When I was a young lad, the Toronto Maple Leafs won the Stanley Cup so often it was boring. One player who was never boring, however, was Eddie Shack.
Maybe you’ve heard of him. He could score goals, he had the knack. He also had a nose for value. He was more animated than Peter Puck and even more of a cartoon character.
He was also a three time NHL All-Star and had four Stanley Cup rings. Not bad for a a player often dismissed as a “third line agitator.”
Shack showed he had the hands in 1965-66, scoring 26 goals alongside Bob Pullford and Ron Ellis. That was the year “Clear the Track, Here Comes Shack,” performed by Douglas Rankine and The Secrets, was a legitimate chart topper in Canada.
Could the Leafs have won those cups without Shack? It’s tempting to say yes but he was a tall guy (6-foot-1) on a short team, was always ready to drop them and had everybody’s back. To viewers at home, he stole every intermission segment opposite Ward Cornell on Hockey Night in Canada. He really was The Entertainer.
Fact is, whether it was ice hockey or ball hockey, most kids pulled sweaters with number 9 or 4 or, in Toronto, No. 14 on their backs. Those wearing No. 23 ended up as carneys or TV critics.
After the Leafs, Shack played with several other teams, including the Buffalo Sabres. The famous photo of Shack — jumping on the back of Gerry Ehman from the Oakland Seals (above) — isn’t exactly as majestic as Bobby Orr flying through the air after scoring the winning goal in the 1970 Stanley Cup. It does, however, sum up everything that was wonderful about No. 23. He loved hockey and wasn’t afraid to pull an all-star wrestling move to show it.
My uncle Norm Brioux, a stock car champion since deceased, had a farm north of Toronto in the late ’60s and a few Leafs lived in the neighbourhood. According to my cousin Norm Jr., Shack and a few other Leafs, including Ron Ellis, would lace up for the odd game of shinny on a pond on the property. “He was a great guy, a real honest, upstanding man,” says Norm, young at the time but old enough to fetch the odd brewski for the Leaf left winger. Shack eventually bought a neighbouring farm and opened a golf course in the area. He also had a donut shop in Caledon (now a Tim Hortons).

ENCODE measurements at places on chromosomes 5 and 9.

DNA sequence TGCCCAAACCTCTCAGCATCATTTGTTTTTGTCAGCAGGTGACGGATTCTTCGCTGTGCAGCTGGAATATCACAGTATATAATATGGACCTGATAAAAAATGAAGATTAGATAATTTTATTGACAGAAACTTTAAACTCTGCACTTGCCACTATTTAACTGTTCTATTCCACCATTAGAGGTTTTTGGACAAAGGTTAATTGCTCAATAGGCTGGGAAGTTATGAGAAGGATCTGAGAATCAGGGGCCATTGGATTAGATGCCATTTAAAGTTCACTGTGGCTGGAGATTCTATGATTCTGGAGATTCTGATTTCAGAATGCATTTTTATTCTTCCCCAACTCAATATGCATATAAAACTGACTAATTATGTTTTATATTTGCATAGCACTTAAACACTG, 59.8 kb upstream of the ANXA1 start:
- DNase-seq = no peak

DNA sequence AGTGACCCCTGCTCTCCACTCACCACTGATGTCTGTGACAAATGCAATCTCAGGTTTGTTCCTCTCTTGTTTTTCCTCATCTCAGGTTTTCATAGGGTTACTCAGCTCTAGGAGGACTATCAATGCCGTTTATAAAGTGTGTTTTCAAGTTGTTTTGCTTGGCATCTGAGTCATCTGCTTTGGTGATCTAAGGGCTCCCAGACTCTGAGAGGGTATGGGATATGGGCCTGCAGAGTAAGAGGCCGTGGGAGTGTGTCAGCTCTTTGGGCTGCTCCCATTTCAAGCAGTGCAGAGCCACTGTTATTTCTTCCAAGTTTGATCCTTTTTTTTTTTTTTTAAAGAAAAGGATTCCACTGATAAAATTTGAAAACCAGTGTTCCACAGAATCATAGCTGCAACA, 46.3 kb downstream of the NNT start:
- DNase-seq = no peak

Toward the end of his career, the Sudbury native was better known for his Pop Shoppe TV commercials. That’s where he grinned, leaned into the camera like a used car salesman and bragged about having “a nose for value.” One winter I happened upon him in downtown Toronto, on Bay Street I think, selling Christmas trees. That was Argo crazy! Who wouldn’t want an Eddie Shack Christmas tree?
Twenty-three years ago, through an association at TV Guide, I was asked by former Leaf and New York Ranger forward Pat Hickey to emcee a Ranger alumni golf tournament in Nobleton, Ont. Shack actually broke into the NHL with New York before becoming a Leaf in ’61. That tourney featured Andy Bathgate, Marcel Dionne, Brad Park, Vic Hadfield and several other NHL Hall of Famers. Various companies donated to the cause and, in return, a foursome of employees got to play a round with the greats.
Which foursome had the most fun that afternoon? You had to clear a track to get out of the way of Shack, sporting his feathered cowboy hat and handlebar moustache. He went careening across the greens in a golf cart with his little doggie — Stanley?– in a carrier in the front and a cooler or five of liquid refreshments in the back. The man was “Animal House” with a hockey stick.
Despite a robust, Keith Richards approach to life, Shack lived to reach the ripe old age of 83 before passing away Friday in Toronto after being diagnosed with cancer. Not quite as long a life as Hollywood legend Olivia de Havilland, who died the same day at 104, but then again, she never won even a single Stanley Cup.
Condolences to Shack’s family and friends and all the kids who watched No. 23 play and thought, maybe, just maybe, they could someday be an entertainer too.